And this is a nice segue to what I want to talk about next, which is the slow and steady harmonization of the K-12 educational system with the post-secondary system.
I think it is fair to say that our two systems have not always played easily together. I have heard from several K-12 educators and even some professors in our Faculty of Education that there is sometimes a perceived lack of understanding and respect between boots-on-the-ground educators and the rare air of the academy.
But here’s what I know for certain that we have in common.
As educators, we all care first and foremost about our students. As educators, we all experience pressure from parents and employers to prepare their children—and future employees—to thrive in a rapidly changing world. And as educators, we are all constantly challenged to navigate new ways of thinking, teaching and learning in a landscape brimming with diverse people and perspectives.
As you know, the new K-12 curriculum embeds aspects of diversity across grades and subject areas to deepen understanding of issues related to sexual orientation and gender identity … to integrate Indigenous ways of knowing across all areas of study … and to strengthen mental health and resilience. High school graduation now favours the whole person—and not just that person’s GPA.
And at UBC, we are keeping pace with these changes. Our Faculty of Education is revamping its teacher training program to reflect the skills that will be required by tomorrow’s educators. And for in-service educators, they offer a whole range of free resources to support professional development such as Professor Jan Hare’s incredibly popular MOOC on Reconciliation through Indigenous Education, Dr. Stan Kutcher’s Mental Health Literacy for Educators training.
Our professors are changing the ways they deliver their lessons to reflect the way recent high school graduates have already been primed to learn—through flipped classrooms, free online courses, project-based learning and other methods.
Our Equity and Inclusion Office is funding special projects led by faculty, staff and students to enhance diversity across the university, including in admissions, academic programs, student services and experiences, and across thematic areas such as Indigeneity, accessibility, race and culture, and LGBTQ2SIA+.
And perhaps most importantly, we are continuing to find ways to strengthen the “soft skills” so highly prized by today’s employers.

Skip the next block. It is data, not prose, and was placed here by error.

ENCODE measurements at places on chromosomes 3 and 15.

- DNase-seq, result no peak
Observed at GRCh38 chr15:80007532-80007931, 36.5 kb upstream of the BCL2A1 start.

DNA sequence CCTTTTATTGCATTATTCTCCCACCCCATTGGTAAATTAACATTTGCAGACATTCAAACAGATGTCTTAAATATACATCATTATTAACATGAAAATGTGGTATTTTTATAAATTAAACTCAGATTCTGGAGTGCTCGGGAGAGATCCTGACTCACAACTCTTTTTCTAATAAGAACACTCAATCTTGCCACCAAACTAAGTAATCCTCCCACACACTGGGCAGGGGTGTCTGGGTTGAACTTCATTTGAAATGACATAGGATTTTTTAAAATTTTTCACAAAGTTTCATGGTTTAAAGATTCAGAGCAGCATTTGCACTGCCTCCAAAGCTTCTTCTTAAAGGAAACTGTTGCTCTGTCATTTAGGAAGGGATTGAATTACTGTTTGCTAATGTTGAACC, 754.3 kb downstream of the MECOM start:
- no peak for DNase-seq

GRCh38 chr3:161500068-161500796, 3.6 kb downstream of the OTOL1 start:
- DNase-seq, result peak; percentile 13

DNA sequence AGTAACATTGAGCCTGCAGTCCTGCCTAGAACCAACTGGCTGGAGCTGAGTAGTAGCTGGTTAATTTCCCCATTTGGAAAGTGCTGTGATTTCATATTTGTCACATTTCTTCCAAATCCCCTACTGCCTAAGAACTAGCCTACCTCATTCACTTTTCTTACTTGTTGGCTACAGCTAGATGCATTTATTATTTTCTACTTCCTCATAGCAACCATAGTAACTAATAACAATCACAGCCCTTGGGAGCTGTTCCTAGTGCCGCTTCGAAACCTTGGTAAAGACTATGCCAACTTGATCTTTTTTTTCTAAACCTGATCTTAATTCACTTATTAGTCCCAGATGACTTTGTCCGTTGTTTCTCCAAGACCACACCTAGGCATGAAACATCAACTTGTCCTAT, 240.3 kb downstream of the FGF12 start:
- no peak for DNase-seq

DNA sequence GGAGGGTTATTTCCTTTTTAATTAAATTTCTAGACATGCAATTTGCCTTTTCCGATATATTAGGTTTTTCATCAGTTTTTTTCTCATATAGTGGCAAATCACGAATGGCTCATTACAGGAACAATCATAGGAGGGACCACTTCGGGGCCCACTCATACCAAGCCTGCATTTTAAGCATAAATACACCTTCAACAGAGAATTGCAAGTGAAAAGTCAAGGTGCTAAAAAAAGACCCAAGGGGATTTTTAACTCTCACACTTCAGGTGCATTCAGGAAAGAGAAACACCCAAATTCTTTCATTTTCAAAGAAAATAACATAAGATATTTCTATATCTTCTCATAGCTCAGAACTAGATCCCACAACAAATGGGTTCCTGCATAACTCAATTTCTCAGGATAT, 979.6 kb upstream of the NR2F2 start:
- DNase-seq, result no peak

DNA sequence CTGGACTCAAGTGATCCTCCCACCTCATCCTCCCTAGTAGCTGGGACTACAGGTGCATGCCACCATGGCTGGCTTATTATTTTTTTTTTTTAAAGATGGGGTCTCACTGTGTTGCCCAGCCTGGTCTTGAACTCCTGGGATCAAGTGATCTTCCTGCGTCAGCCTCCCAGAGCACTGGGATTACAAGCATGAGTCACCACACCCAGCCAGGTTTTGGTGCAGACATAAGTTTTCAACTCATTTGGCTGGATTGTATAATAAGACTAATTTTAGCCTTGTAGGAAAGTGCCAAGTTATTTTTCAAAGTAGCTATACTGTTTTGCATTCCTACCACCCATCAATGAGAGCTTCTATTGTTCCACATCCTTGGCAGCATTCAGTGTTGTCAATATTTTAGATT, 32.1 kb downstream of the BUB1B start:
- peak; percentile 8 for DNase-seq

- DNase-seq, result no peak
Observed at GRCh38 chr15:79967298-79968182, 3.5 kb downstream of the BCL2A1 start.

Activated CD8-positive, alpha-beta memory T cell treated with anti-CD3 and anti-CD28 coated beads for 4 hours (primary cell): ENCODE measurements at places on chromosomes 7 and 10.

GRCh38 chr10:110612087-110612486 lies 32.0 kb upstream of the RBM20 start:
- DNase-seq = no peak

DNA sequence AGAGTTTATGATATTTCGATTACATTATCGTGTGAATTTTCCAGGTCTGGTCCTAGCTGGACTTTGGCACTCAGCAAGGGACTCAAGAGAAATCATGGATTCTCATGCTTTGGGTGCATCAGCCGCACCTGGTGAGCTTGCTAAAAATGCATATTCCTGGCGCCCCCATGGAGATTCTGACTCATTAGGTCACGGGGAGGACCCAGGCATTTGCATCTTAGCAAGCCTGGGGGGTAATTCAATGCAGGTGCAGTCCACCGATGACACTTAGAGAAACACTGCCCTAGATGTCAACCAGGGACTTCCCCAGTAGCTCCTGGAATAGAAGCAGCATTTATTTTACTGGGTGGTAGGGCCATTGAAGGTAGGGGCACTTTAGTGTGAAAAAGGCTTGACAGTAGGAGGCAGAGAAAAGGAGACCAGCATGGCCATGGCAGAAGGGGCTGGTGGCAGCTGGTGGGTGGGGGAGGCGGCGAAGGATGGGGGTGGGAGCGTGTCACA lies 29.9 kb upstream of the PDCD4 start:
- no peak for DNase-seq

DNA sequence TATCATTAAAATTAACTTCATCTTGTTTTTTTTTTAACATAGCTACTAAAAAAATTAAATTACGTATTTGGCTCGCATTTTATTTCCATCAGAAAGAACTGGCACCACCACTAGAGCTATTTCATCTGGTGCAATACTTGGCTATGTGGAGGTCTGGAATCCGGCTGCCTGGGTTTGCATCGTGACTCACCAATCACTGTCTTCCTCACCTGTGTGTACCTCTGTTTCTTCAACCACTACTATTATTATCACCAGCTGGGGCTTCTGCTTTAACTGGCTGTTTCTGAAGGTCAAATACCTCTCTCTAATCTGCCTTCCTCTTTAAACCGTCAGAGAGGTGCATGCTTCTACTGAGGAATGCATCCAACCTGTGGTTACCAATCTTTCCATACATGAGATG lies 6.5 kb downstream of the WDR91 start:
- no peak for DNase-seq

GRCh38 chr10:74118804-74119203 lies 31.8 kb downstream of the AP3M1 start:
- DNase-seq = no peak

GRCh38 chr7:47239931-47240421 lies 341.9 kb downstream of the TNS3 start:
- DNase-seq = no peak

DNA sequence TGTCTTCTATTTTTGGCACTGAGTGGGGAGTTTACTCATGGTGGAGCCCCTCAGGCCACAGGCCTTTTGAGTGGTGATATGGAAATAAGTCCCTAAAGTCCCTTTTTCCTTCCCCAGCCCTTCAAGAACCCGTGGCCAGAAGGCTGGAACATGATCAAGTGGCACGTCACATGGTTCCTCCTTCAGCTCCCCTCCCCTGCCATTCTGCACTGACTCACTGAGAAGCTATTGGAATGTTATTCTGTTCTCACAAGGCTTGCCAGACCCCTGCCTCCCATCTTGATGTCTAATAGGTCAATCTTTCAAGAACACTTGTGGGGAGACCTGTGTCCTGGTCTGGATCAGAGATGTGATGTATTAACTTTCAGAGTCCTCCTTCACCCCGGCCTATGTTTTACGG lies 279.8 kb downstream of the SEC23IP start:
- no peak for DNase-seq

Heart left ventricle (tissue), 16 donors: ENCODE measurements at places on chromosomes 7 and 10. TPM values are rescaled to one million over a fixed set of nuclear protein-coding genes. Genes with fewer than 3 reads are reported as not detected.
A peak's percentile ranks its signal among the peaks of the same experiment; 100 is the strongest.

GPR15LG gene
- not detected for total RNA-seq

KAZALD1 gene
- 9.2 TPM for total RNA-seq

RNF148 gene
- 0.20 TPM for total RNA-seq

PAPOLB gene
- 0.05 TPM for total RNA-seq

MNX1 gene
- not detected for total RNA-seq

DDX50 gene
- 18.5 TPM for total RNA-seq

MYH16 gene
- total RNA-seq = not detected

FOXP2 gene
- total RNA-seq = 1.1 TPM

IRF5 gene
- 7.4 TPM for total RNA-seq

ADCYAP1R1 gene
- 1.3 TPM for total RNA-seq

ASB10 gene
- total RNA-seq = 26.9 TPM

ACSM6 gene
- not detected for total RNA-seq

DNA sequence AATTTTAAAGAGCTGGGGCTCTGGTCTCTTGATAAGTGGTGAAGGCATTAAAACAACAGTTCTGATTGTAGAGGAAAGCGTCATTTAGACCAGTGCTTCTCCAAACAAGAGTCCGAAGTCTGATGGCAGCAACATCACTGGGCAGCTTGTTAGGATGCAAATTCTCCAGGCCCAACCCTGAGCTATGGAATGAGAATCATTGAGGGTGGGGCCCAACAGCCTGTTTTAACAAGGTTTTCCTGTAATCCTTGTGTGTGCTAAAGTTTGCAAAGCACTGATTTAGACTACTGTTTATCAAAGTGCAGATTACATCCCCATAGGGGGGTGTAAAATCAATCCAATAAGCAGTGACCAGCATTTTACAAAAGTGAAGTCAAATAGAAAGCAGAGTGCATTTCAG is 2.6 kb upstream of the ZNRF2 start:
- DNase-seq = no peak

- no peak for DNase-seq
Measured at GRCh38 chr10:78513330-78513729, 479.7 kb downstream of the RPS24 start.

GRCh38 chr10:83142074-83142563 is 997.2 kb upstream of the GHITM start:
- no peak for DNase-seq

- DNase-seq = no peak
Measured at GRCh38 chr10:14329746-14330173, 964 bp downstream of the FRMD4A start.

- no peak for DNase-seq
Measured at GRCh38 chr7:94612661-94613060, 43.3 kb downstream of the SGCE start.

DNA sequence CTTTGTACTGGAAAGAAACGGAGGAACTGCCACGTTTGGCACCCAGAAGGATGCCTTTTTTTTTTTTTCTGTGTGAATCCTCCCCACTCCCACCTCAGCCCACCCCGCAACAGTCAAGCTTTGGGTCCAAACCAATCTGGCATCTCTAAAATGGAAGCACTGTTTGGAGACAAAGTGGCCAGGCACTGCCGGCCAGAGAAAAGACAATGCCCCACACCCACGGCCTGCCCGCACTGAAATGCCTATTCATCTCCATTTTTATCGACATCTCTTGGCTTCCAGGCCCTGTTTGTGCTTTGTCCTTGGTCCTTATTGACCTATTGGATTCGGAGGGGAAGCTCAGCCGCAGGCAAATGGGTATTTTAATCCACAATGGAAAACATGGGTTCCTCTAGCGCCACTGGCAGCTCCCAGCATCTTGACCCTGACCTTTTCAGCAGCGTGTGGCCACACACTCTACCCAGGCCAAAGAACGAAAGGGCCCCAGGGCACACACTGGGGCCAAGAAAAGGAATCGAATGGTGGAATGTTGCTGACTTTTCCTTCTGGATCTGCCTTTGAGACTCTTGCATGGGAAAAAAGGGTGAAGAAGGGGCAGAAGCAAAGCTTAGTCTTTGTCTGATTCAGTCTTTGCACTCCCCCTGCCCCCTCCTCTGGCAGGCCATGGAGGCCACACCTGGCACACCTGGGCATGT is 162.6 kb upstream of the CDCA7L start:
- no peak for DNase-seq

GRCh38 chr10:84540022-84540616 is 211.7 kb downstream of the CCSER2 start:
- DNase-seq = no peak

Last month, we asked more than 100 employers at UBC Vancouver’s Career Days the question: What are the skills and qualities of a successful candidate in your organization?
Let me tell you what we heard.
Bench Accounting, one of western Canada’s fastest growing companies, wants to “hire for fit” — and teach the requisite technical skills later. They’re looking for curiosity, empathy and a willingness to learn — they’re particularly interested in the multidisciplinary skills of our Arts students.
PepsiCo values strong leaders who are also effective team players. They’re looking for strong oral and written communication skills and the ability to confidently interact with all levels within the organization, from the front-lines to the executive suite.
SAP wants to hire people who think big and dream big … people with integrity who are dynamic and adaptable. They want people who are collaborative, creative and fun. (These are their exact words, I promise you!) And most of all they want people who are passionate about helping businesses — and the world — to run better, and improve people’s lives.
Our students have so many ways to ready themselves for these roles, whether it’s through the nearly 10,000 annual co-op and Work-Learn opportunities … or student-directed seminars that allow upper-year undergrads to design and facilitate a three-credit course not covered in UBC’s current curriculum … or their involvement with student clubs and service organizations … or alumni mentoring programs … or, well, there are just too many examples to list here.
The point is: our systems are becoming more closely aligned. We are paddling in the same direction. From kindergarten right through to university graduation, we strive to nurture the students in our care to ensure the best possible outcomes.
We are all working together toward the same goal: student success.
Or perhaps I should say: life success.
Thank you for being here today. I am grateful for your attention and we have a little time left for discussion. I welcome your questions, and your thoughts on how we can continue to work together to transform education.